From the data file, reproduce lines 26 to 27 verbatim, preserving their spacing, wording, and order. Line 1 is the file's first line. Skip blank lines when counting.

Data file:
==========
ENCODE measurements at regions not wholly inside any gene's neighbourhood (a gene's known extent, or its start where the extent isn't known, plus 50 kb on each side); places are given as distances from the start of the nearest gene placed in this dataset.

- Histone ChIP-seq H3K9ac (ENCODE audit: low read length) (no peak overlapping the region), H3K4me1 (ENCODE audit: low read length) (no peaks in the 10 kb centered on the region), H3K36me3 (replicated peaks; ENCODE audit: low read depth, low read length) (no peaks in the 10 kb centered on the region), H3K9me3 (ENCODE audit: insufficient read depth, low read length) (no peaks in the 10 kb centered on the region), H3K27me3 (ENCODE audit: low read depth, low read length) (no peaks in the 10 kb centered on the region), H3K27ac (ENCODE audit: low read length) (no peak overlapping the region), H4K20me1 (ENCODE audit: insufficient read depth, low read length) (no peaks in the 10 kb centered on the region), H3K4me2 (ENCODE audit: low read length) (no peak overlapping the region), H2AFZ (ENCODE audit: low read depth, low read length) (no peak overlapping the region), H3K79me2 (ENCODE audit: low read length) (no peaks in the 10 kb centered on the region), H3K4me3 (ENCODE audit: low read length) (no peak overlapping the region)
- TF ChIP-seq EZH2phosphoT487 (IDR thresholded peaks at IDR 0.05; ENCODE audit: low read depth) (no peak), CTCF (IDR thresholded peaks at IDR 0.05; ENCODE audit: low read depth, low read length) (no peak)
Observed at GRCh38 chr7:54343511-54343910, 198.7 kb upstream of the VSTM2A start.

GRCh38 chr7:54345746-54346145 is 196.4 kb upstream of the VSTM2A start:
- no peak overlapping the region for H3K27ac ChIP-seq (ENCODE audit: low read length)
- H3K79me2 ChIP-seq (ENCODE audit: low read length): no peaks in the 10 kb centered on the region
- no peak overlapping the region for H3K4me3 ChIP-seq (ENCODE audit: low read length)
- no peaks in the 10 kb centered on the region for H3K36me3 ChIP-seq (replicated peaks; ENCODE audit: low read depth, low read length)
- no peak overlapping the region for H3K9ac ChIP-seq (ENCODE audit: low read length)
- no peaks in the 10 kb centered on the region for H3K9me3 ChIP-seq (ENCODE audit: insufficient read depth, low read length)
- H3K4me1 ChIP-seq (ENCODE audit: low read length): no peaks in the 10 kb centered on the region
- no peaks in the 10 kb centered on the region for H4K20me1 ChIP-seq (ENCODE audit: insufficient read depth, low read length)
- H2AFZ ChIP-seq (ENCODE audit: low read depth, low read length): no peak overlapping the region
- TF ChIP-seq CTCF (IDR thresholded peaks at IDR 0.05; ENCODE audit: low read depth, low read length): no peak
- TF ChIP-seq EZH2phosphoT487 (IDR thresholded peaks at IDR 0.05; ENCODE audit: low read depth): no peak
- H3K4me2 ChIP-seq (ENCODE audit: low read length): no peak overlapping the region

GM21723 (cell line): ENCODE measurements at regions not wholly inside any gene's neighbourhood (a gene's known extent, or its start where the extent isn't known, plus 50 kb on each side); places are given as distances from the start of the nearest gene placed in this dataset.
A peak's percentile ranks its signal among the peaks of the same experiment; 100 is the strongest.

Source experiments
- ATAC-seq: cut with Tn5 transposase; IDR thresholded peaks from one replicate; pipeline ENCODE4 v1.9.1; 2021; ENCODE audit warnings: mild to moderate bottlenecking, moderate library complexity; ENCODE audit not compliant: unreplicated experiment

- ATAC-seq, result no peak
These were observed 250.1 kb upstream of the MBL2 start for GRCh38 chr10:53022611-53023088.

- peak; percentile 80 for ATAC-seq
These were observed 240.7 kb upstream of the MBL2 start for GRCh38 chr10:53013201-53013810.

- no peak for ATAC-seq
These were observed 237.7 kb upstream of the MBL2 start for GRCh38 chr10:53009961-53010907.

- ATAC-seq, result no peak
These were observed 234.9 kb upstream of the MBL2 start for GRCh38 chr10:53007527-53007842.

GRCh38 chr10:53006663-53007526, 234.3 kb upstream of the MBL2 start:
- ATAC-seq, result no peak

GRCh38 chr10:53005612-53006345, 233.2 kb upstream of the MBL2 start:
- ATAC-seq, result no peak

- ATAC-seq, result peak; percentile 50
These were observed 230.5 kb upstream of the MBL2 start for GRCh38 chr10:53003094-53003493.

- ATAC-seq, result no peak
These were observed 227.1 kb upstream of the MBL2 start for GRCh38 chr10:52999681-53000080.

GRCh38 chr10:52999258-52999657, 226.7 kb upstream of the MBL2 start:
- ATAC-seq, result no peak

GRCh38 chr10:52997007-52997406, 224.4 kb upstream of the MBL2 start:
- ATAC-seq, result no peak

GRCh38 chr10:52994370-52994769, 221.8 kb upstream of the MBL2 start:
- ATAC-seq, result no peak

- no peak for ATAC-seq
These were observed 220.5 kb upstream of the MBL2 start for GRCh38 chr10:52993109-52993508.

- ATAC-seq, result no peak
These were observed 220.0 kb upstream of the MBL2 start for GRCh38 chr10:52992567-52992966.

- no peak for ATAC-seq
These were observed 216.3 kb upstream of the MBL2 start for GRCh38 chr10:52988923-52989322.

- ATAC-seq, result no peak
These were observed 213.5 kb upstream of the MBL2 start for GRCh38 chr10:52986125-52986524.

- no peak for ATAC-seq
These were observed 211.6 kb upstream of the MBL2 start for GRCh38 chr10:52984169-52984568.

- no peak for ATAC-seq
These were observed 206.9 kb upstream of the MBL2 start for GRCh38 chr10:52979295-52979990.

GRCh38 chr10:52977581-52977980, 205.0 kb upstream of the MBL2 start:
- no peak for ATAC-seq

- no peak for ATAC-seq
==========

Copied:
- no peak for ATAC-seq
These were observed 237.7 kb upstream of the MBL2 start for GRCh38 chr10:53009961-53010907.